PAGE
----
Sunday, September 7, 1856.+-

Springfield, IL.

Lincoln writes J. B. McFarland of Lafayette, Indiana, declining invitation to speak at Tippecanoe battleground October 1, 1856 October 2, 1856 October 3, 1856. Abraham Lincoln to J. B. McFarland, 7 September 1856, CW, 2:373.

Monday, September 8, 1856.+-

Springfield, IL.

Lincoln completes form letter telling Fillmore men that every vote for Fillmore helps elect Buchanan. This is lithographed to simulate personal letter from Lincoln, dated, signed, marked "Confidential," and mailed for next eight weeks. Form Letter to Fillmore Men, 8 September 1856, CW, 2:374-75.

Fremont supporters again assemble at courthouse. Lincoln, Francis, John B. Weber, Cullom, and others speak. "There was manifested by the meeting a general and very decided feeling of indignation against the recently reported outrages in Kansas Territory, and against the Administration for aiding and abetting them." Illinois State Journal, 9 September 1856.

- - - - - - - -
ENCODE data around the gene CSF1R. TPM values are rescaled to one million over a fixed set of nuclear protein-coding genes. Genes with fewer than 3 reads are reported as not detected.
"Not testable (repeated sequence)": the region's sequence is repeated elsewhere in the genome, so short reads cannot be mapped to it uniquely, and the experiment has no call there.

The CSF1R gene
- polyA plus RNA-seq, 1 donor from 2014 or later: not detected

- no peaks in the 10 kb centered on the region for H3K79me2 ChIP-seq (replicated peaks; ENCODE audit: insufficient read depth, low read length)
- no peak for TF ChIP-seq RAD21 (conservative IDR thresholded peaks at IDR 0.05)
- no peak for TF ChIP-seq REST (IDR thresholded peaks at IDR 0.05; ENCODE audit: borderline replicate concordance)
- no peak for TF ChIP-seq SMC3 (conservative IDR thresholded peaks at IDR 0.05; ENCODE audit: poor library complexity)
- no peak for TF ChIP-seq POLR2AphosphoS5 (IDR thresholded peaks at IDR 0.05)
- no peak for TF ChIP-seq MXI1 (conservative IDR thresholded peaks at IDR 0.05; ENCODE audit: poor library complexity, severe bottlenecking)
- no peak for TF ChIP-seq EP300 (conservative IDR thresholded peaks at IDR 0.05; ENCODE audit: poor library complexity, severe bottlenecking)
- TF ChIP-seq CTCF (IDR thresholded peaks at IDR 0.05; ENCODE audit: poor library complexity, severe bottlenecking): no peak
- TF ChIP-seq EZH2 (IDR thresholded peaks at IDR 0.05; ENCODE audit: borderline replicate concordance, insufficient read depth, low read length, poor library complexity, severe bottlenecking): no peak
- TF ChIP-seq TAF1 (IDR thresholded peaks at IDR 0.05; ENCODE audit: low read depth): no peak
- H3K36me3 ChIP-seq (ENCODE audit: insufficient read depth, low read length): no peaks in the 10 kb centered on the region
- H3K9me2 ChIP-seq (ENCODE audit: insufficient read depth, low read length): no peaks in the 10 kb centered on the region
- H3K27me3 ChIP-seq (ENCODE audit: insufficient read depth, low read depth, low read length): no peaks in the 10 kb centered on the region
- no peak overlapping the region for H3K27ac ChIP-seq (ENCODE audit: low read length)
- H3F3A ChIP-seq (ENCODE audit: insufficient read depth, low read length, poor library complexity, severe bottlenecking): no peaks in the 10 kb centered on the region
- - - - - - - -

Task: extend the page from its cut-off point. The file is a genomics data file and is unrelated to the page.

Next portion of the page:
Tuesday, September 9, 1856.+-

Bloomington, IL.

In McLean Circuit Court, which convened on 8th, Lincoln appears in Bishop v. Illinois Central RR, continued from spring term. Court orders case dismissed at defendant's costs. Lincoln represents company. Record.

Wednesday, September 10, 1856.+-

Bloomington, IL.